After a hectic week we’re ready for the weekend, and that means the mobile news! This week we’ve got the big announcement of Apple’s Augmented Reality development kit, how the new Blackberry KeyOne failed a bend test spectacularly, the first image of the OnePlus 5, Android O moving into final pre-release phase, and Apple employees arrested for selling user data.
Apple throw their weight behind Augmented Reality
Apple has announced that they are releasing an Augmented Reality (AR) development kit for iOS at the WWDC, their annual showcase event. This could be the kick the technology needs as until now AR has been a bit of a solution without a problem. It has had limited – and prohibitively expensive – support from companies like Google and Microsoft, but this Apple announcement changes everything.
From what the company said, they’re wanting to use this AR developers kit to bring AR capability to their already released products, which means that within a year, thousands more people could be using Augmented Reality, expanding the potential market massively.
It’s obviously early days, but this could be the kick that AR needs to go from a novelty to a proper industry.
Watch Blackberry’s new KeyOne fail a bend test terribly
Blackberry’s KeyOne has utterly failed a bend test by one of Youtube’s top destruction testers. Destruction testers are people who get brand new phones and other tech then test how easy it is to totally destroy them – in the name of science. One such tester goes by the name of JerryRigEverything, and recently he tried his usual “bend test” on Blackberry’s latest flagship offering. The results were… not great:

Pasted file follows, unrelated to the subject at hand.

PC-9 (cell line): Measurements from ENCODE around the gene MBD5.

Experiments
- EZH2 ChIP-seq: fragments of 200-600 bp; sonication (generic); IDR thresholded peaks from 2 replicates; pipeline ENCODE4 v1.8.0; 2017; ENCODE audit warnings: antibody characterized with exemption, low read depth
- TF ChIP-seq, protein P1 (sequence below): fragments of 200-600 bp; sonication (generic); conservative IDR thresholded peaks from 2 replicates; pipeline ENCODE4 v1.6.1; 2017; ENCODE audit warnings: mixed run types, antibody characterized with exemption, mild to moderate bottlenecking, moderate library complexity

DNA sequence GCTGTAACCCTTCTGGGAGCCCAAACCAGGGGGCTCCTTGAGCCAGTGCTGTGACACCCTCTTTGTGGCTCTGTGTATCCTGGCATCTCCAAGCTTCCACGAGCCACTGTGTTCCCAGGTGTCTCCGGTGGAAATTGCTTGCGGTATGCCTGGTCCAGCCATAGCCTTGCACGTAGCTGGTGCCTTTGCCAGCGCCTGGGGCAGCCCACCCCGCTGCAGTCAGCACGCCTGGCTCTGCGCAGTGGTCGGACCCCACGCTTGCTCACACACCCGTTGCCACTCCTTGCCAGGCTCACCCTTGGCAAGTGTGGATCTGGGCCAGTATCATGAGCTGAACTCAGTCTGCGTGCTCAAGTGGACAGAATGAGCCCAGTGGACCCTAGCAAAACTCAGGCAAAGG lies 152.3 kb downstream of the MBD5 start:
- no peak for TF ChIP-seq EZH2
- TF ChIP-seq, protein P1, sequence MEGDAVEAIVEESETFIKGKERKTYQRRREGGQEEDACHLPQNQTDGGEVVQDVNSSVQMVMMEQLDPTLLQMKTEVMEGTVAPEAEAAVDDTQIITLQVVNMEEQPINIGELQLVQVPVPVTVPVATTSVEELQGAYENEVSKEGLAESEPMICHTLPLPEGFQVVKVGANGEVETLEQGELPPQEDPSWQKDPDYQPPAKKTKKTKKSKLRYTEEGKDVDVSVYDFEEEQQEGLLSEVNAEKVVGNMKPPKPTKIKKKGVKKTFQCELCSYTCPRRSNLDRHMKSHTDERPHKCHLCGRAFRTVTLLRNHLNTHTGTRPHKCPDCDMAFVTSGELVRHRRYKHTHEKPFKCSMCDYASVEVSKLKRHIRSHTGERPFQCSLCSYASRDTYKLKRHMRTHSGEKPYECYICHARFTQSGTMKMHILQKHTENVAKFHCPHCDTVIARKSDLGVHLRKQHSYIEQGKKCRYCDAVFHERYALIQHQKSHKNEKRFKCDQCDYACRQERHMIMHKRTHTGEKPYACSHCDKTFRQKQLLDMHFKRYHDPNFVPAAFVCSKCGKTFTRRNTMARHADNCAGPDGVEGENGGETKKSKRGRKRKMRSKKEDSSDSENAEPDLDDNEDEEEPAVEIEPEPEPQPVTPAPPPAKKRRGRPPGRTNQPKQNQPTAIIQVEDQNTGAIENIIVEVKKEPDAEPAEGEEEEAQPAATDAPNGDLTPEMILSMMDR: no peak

As you can see, when put under pressure, the entire screen popped out of the body and stopped working. Not a great show for a £500 phone when cheaper, and older, competitors like the OnePlus 3 survived this test. Blackberry have been on the back foot for a while now in the world of smartphones, and it looks like they’ve still not quite worked out how to compete on durability.
Take a look at the first image of the OnePlus 5
OnePlus have been teasing their new phone, the OnePlus 5, ahead of its release date, and the latest is the first real image of the phone.
It looks sleek and well made, and also, a lot like the iPhone 7. That’s no bad thing, Apple are of course renowned for their design and build quality, but it’s something to note all the same. The image confirms that the OnePlus 5 will have a dual lens camera, apparent metal body – in keeping with the OnePlus 3 – and a slimmer look overall. There’s no word on whether they’ve ditched the headphone jack (we hope not) but that does seem to be the way flagship handsets are moving.
Android O moves into final phase before release
Google’s latest and greatest version of Android, simply called “O” is in the final stage before its rumoured release during the autumn of this year. Like all the new versions of Android, O is bringing a host of new features and revamps with it.
It’s completely updating the notification panel, adding in snoozeable notifications as well as a new settings app. There’s also a new way to keep your phone up to date with something called Project Treble, which Google hopes will help in the fight against the hugely fragmented Android market, and most importantly a total redesign for your emojis.
If you have a Pixel, Pixel XL, Pixel C, Nexus 5X or Nexus 6P, you can get the new beta on your phone now by signing up to the Android Beta Program.
Apple employees have been selling user data in China
Chinese authorities have released a statement revealing that 22 people have been detained after it was discovered they were involved in a multi-million dollar scam selling user data. 20 of those detained were Apple employees who were using their access to the company’s internal network to get a hold of the data.
At the moment it’s not clear if the people whose data was being sold were local Chinese users, or if international users are also affected. Still, in light of this, it might be a good idea to change your log in details and check to see if there’s been any suspicious activity on your Apple account. Better safe than sorry, right?
That’s everything for this week, we’ll be back with more stories next week, same time, same place.